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The COVID-19 crisis forced organizations to radically rethink how to lead their workforce. Facing an unprecedented drop in consumer demand, business leaders struggled to balance staying financially solvent with the responsibility of supporting their employees during the crisis. Early surveys found many employees did not perceive their organizations communicated a clear plan of action; others questioned whether their employers cared about workers' health and safety. While researchers have examined perceived organizational support, studies are only now starting to examine workers' perceived support during a pandemic. The study used a mixed method design to collect quantitative and qualitative data from 949 workers during the COVID-19 crisis. Results revealed employees working outside the home and furloughed workers perceived lower quality support than employees working remotely. While some employees recommended changes to create a safer work environment, others suggested more frequent communication and/or reassurance about job security/pay. The findings suggest leaders should recognize the nature of support workers need varies. Leaders should customize support to meet the needs of specific groups, especially essential employees working outside the home and furloughed workers. Beyond the pandemic, the results suggest organizational leaders should reexamine their approach to employee support to better prepare for future crises.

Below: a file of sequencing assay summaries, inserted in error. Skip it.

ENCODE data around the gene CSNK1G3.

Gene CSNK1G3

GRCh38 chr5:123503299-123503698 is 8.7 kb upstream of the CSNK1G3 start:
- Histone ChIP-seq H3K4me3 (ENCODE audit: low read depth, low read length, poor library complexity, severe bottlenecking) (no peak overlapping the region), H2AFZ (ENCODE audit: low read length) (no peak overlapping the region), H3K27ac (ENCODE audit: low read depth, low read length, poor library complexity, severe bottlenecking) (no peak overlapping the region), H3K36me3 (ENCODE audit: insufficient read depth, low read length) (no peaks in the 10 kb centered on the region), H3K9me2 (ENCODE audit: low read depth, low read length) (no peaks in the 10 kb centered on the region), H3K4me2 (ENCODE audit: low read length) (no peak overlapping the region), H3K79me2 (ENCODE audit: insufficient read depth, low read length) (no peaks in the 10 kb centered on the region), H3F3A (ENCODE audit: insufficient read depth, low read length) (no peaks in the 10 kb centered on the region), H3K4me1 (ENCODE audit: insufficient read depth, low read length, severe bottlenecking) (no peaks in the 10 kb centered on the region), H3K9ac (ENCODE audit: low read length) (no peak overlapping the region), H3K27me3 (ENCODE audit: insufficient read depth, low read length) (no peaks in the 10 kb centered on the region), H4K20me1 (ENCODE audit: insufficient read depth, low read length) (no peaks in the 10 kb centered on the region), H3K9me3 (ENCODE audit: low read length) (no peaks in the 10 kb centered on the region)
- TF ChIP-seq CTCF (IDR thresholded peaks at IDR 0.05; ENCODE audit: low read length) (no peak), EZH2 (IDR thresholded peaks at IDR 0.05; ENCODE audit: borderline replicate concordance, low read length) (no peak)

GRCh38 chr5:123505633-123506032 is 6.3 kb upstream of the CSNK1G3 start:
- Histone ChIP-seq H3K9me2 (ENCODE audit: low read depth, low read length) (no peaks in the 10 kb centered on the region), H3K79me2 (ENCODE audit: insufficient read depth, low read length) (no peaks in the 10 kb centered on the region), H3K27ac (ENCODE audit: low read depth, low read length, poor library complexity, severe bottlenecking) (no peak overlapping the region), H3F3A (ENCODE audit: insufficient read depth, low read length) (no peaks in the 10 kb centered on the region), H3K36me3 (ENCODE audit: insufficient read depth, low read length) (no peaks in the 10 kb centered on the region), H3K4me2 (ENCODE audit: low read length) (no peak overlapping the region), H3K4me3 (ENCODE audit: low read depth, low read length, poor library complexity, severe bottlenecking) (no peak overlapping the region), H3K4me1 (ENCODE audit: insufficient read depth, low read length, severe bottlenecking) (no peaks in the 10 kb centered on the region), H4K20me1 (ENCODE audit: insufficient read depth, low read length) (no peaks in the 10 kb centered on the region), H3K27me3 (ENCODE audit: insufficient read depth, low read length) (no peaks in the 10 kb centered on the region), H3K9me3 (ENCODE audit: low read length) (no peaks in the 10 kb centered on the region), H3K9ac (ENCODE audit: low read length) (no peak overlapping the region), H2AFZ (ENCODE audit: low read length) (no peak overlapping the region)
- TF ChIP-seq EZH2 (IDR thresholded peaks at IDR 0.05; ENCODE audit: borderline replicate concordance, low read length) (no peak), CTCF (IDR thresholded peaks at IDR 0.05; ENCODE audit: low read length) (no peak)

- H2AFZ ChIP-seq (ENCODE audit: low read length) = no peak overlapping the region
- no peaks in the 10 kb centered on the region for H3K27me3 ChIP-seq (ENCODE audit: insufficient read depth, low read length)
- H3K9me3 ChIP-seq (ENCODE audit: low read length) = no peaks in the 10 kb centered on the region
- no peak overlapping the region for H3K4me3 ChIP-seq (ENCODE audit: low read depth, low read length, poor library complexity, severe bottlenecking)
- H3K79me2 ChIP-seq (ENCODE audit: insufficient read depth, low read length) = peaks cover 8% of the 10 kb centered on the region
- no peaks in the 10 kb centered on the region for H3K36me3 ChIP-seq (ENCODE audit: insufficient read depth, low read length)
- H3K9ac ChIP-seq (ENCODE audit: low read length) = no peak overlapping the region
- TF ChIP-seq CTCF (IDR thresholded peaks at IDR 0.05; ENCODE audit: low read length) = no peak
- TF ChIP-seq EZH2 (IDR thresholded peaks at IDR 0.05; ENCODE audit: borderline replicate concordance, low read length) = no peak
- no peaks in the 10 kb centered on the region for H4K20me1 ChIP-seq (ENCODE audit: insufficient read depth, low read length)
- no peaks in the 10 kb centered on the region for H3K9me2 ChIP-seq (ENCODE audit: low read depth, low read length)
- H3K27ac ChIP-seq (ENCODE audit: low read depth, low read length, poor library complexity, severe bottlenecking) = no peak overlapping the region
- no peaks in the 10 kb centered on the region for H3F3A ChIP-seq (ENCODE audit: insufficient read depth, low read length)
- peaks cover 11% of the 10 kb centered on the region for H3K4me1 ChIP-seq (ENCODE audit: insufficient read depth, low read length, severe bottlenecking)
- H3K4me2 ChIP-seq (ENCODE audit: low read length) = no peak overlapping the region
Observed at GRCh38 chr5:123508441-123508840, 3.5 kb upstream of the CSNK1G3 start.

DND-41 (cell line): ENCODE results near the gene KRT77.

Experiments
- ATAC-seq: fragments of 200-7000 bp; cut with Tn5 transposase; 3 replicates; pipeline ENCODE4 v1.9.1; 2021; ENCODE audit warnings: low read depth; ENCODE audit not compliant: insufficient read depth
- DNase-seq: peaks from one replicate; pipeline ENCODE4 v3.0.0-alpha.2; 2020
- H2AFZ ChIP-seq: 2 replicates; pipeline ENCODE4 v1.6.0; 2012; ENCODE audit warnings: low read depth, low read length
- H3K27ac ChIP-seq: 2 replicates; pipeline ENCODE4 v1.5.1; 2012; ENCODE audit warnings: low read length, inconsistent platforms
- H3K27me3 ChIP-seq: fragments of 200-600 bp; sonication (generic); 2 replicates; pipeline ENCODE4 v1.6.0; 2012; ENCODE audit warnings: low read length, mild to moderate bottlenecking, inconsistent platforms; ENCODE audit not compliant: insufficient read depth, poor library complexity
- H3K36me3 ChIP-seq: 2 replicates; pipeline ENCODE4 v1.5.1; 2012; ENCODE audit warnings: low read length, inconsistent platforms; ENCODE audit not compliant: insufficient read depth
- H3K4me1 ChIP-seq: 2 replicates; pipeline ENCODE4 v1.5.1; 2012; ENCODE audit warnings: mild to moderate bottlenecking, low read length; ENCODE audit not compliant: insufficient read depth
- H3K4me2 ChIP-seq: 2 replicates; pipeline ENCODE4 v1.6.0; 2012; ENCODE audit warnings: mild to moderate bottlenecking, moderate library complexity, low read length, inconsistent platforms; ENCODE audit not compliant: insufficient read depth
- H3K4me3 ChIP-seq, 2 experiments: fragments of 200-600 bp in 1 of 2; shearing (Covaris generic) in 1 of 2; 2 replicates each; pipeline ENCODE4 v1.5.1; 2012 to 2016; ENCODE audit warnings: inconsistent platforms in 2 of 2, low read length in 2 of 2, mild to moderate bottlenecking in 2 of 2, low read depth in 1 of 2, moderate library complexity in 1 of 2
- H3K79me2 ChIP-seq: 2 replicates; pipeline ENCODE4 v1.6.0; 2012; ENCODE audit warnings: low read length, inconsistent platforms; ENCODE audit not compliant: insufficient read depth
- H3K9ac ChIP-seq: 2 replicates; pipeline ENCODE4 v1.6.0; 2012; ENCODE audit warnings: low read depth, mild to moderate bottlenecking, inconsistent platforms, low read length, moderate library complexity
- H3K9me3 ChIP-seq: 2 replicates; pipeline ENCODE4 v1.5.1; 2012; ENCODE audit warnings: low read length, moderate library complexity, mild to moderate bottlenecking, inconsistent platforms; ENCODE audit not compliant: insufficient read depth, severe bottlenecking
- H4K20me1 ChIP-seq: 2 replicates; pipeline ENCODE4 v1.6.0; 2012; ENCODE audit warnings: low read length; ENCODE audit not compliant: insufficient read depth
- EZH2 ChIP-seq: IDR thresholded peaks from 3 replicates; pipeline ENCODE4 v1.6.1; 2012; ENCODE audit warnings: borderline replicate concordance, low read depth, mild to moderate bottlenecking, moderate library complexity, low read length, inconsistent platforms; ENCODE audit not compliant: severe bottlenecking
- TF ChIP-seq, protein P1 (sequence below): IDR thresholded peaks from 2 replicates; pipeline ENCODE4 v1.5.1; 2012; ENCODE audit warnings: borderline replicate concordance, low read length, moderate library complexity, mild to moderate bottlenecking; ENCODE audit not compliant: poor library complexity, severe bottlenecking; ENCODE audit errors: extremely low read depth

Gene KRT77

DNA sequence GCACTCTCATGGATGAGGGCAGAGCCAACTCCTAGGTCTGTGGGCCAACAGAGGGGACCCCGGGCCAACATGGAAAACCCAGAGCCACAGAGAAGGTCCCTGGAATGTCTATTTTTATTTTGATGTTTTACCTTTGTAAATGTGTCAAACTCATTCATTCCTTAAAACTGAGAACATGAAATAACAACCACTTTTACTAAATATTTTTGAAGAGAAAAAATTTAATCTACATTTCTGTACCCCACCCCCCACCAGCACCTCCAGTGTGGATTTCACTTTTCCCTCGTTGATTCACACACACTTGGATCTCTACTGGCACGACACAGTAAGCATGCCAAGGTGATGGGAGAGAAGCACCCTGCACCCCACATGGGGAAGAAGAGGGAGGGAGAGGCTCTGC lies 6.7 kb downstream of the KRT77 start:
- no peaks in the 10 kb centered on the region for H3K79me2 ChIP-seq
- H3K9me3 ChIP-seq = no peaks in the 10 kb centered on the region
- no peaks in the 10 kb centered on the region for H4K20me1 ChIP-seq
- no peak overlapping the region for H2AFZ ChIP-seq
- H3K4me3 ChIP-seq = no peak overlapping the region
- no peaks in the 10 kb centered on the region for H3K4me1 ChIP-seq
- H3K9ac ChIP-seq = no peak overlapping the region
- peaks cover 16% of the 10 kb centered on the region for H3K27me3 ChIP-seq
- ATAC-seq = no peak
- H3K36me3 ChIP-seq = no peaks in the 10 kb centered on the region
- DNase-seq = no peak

Original article published as:

Daniels, R. A., Miller, L. A., Mian, M. Z., & Black, S. (2022). One size does not fit all: Understanding differences in perceived organizational support during the COVID-19 pandemic. Business and Society Review, 1-30.

Available for download on Sunday, March 03, 2024